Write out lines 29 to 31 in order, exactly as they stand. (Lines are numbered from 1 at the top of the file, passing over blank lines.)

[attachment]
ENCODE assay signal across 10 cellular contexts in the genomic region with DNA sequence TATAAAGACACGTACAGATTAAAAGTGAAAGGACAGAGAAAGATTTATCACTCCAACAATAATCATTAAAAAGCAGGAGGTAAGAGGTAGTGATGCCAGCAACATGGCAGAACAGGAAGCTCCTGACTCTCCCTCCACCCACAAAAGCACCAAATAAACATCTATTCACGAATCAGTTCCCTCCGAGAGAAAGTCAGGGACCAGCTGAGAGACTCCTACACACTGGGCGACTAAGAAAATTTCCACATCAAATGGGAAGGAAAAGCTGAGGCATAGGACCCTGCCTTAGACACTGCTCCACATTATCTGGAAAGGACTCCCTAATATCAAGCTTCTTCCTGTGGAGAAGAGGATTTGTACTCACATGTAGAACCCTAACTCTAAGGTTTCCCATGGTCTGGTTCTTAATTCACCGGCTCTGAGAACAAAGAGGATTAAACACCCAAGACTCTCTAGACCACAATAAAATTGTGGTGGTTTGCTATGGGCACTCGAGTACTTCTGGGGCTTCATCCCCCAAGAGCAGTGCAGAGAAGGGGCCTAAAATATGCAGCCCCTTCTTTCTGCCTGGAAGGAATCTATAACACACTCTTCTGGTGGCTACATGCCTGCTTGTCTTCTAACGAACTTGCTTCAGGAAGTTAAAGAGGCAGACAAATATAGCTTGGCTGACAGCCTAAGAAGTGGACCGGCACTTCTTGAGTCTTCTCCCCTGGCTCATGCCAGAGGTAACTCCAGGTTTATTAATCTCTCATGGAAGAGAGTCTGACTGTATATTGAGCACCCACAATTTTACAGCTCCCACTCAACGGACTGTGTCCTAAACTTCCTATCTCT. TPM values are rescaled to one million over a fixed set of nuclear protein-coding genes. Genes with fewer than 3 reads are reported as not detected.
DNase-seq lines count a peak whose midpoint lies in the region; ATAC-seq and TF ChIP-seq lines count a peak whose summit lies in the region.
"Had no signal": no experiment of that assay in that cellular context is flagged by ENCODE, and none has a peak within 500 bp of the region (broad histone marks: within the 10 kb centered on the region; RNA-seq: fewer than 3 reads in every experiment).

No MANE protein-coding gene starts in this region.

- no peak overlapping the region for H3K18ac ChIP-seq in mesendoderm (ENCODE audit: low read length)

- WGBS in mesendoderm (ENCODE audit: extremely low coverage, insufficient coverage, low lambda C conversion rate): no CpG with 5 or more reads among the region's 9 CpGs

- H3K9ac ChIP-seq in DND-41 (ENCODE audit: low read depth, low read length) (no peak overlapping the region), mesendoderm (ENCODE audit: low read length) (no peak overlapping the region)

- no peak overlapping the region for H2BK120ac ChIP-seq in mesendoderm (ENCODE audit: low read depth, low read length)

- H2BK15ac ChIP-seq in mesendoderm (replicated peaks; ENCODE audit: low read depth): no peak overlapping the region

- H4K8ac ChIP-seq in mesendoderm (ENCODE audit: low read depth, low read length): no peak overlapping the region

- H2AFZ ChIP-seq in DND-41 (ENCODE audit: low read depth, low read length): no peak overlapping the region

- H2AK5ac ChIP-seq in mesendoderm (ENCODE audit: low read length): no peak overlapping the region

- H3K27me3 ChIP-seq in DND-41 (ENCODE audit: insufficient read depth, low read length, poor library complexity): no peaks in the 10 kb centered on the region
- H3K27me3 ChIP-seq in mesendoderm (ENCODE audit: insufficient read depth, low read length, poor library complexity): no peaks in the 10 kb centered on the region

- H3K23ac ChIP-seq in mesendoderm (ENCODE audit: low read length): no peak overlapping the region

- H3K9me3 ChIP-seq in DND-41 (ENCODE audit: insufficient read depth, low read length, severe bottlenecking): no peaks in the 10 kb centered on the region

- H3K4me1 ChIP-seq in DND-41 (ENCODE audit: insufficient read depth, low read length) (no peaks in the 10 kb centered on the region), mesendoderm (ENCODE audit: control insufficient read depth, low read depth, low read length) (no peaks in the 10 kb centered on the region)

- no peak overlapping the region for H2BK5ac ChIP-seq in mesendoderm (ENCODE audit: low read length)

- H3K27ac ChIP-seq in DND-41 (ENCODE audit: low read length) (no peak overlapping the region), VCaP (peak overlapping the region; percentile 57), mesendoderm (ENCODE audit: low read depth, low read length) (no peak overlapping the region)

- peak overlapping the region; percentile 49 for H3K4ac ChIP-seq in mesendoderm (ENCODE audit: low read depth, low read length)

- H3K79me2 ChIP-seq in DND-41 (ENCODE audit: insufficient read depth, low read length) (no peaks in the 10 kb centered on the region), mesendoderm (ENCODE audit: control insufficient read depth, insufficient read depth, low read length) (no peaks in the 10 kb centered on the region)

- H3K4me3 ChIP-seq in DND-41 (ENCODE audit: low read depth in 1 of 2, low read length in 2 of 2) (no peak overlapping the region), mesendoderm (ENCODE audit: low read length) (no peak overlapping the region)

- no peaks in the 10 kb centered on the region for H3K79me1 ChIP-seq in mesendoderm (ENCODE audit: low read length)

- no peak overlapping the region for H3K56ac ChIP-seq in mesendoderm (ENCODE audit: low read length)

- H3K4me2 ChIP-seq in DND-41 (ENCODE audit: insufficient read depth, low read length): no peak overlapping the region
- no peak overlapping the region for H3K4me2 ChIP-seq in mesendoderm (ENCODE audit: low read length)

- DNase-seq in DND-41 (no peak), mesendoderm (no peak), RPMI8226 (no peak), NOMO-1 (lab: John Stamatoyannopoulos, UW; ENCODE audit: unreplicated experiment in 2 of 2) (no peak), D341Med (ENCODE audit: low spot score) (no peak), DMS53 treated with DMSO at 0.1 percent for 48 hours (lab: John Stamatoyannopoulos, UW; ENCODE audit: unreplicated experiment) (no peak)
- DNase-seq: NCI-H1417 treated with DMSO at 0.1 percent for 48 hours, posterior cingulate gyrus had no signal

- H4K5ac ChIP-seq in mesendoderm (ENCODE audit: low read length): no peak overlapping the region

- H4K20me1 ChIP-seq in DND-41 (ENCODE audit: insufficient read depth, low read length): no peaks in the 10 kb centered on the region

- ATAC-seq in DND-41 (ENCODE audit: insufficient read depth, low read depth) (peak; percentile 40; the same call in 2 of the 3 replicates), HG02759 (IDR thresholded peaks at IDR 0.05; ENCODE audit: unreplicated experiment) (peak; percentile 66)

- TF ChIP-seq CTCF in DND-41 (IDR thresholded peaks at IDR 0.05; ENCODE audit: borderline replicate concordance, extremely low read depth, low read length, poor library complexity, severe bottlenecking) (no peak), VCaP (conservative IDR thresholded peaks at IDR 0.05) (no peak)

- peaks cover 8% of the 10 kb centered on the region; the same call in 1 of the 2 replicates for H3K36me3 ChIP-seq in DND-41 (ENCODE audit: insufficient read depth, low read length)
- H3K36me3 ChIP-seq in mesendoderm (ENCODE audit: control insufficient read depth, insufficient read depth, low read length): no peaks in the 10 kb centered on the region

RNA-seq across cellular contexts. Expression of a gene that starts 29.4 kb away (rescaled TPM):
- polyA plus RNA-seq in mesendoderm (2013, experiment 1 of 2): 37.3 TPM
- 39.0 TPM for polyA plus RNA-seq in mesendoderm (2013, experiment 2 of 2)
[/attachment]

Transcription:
- H4K5ac ChIP-seq in mesendoderm (ENCODE audit: low read length): no peak overlapping the region

- H4K20me1 ChIP-seq in DND-41 (ENCODE audit: insufficient read depth, low read length): no peaks in the 10 kb centered on the region

- ATAC-seq in DND-41 (ENCODE audit: insufficient read depth, low read depth) (peak; percentile 40; the same call in 2 of the 3 replicates), HG02759 (IDR thresholded peaks at IDR 0.05; ENCODE audit: unreplicated experiment) (peak; percentile 66)